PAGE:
This is on my wish list for Crimbo i know that for sure, the nexus 7 is awesome and I’m one happy chappy… Get them while their hot! https://play.google.com/store/devices/details?id=nexus_10_16gb
Archive for the ‘Android’ Category
Come n get your addons the best are free. http://dolphin-browser.com/android/addons/index.html
Tags: android, Android Market, Blog, Companies, Evolved HSPA, facebook, free, Galaxy Nexus, google, HTC Desire HD, Mobile computing, Motorola Xoom, news, Nexus, suttronix, twitter, update, Wi-Fi
Published on Mar 29, 2012
The Android ICE Cream Sandwich update (version 4.0.4) is now rolling out across SIM free Galaxy Nexus and Nexus S devices in Europe.
Google announced the milestone on its own Google+ page.
The exact announcement read:
‘We’ve started rolling out Android 4.0.4, Ice Cream Sandwich, to UMTS/GSM Nexus S, Xoom Wi-Fi, and HSPA+ Galaxy Nexus devices, and we’ll be rolling it out to more devices in the coming weeks. Some of you will be receiving Ice Cream Sandwich for the first time, while others will be receiving an update to your existing Ice Cream Sandwich experience with stability improvements, better camera performance, smoother screen rotation, improved phone number recognition and more.’
Google declined to comment when all these other updates would be coming, but everyday we’re hearing about more devices benefiting from the update.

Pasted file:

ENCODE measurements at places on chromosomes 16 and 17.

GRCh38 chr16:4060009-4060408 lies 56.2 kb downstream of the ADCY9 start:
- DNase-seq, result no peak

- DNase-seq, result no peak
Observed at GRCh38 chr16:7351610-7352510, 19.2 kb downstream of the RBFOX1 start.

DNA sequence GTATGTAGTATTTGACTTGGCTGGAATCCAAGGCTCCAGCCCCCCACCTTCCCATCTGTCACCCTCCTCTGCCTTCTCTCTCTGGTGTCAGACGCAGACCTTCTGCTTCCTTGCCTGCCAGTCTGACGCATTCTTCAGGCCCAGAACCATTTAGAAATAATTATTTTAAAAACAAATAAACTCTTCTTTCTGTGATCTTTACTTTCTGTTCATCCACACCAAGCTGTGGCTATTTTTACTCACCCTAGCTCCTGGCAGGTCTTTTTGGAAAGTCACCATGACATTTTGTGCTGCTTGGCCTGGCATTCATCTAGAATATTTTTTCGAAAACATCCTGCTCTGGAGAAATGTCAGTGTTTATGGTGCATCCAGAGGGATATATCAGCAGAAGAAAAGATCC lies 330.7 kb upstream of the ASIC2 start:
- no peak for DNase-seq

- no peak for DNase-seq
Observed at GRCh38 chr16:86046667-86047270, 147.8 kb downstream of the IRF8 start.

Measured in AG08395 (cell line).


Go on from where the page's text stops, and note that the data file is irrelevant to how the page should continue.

If you do have the Galaxy Nexus or Nexus S, it may be a good idea to check whether the update has arrived. For those with network-branded devices, you may have to wait a little longer for your network to properly test the update before rolling it out.
Tags: android, Blog, Companies, cyanogen, google, microsoft, Microsoft Windows, Mobile computing, new, news, online, suttronix, twitter, update, Windows
Android devices will surge to slim lead in 2016
Number of ‘smart devices‘ shipped worldwide will DOUBLE in five years to 1.84 billion in 2016
More than 90 per cent of the world’s PCs still run Windows – but the whole technology landscape is changing around Microsoft’s operating system.
By 2016, Microsoft’s leading market share of 35.9% will slip to 25.1%.
Devices running Google’s Android will climb from 29.4% to 31.1%.
As smartphones grow in relation to PCs, Microsoft’s market share will slide so that its once-dominant Windows software will be second-placed after Google’s Android.
Microsoft is to launch a new ‘tablet friendly’ version of Windows, Windows 8, later this year.
But analyst IDC still predicts a ‘dramatic shift’ towards devices running Android.
‘IDC expects a relatively dramatic shift between 2011 and 2016, with the once-dominant Windows slipping from a leading 35.9% share in 2011 down to 25.1%,’ the analyst predicts.
The number of Android-based devices running on ARM CPUs, on the other hand, will grow modestly from 29.4% share in 2011 to a market-leading 31.1% share in 2016.